Credits: All text and photographs unless otherwise noted are by Diane Cuthbertson and Jeffrey L. Marshall
This project was made possible through a grant from the County of Bucks and the Bucks County Conference and Visitor’s Bureau.
Heritage Conservancy has been working as a local partner to The Nature Conservancy to promote the ecological restoration and stewardship of Bristol Marsh, located in Bristol Borough in Bucks County, Pennsylvania. The marsh lies along the main stem of the Delaware River and is a freshwater tidal marsh, a special type of wetland found in coastal areas but rare in Pennsylvania.
The marsh is a unique and important environmental resource. It’s an asset for this area and helps protect our riverfront from some of the impacts of flooding and stormwater pollution. Fresh water tidal marshes are rare and fragile ecosystems that support a wide variety of plants, birds and animals. The plants help filter water before it enters the Delaware River and minimizes flood water and stream erosion. According to The Nature Conservancy, Bristol Marsh is one of the best remaining examples of this natural community in Pennsylvania.
Public access to the marsh is available. The Marsh is next to Bristol Borough Riverfront Park. It is also at the end of the Delaware and Lehigh National Heritage Corridor trail which follows both watered and filled portions of the Delaware Canal. Northeast of the Marsh is the Bristol Historic District, the Spurline Trail, and the Silver Lake Nature Center. The marsh is definitely worth a visit!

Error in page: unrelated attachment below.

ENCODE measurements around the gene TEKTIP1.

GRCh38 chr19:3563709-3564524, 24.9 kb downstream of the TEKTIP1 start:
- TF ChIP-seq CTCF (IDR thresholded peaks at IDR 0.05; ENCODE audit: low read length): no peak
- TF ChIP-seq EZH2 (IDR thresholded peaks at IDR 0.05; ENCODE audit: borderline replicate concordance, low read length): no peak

Directions to Bristol Marsh Viewing Areas
If you are using a mapping program or GPS, use this address:
159 Basin Park
Bristol PA, 19007
From Philadelphia follow Frankford Avenue (US-13 N) beyond the city limits. Frankford Ave becomes Bristol Pike. At the intersection of Bristol Pike and Newport/New Rodgers Road, turn right and continue straight to Otter Street. Turn right on to Mill Street and continue to the river. Turn right into the large Borough parking lot. The marsh preserve can be accessed along the edge of the parking lot and extends to Bristol’s Waterfront Park.
Become a Friend of the Marsh!
Little Brown Bat in Durham Bat Mine
Heritage Conservancy acquired the Durham Mine Bat Hibernaculum and the surrounding 90.5-acre property from the Rattlesnake and Mine Hill Wildlife Preservation Trust in 2002 for the purposes of ensuring the protection of the bat population’s hibernating haven. Located in Durham Township, Bucks County, this area is listed in the 1999 Bucks County’s Natural Areas Inventory as a Priority #1 site of state-wide and county-wide significance.
In February 2008, the Pennsylvania Game Commission ascertained a conservative count of 8,030 bats in hibernation in the mineshafts including five species: the northern long-eared bat, the eastern pipistrelle, the little brown bat, the big brown bat and the small-footed bat.
In the fall of 2009, White Nose Syndrome (WNS), was discovered in the Durham Mine. First diagnosed in Albany, NY in 2007, this newly emerged infectious disease affects all hibernating bats species and has a 96% total mortality rate. In less than 24 months infection has spread to ten states and 500 miles from the epicenter. The majority of experts investigating WNS believe that the recently identified fungus, Geomyces destructans, is the causative agent. Since North American bats have no natural resistance, it is likely that within two years every site in Pennsylvania will be affected.
The Conservancy is working with the PA Game Commission and biologists from Bucknell University and the University of Kentucky to study the Durham Mine’s infected population in an attempt to learn more about WNS. They will also be testing several natural compounds that have been know to be effective in fighting the fungus, and modes of deployment to treat large populations in a cave setting.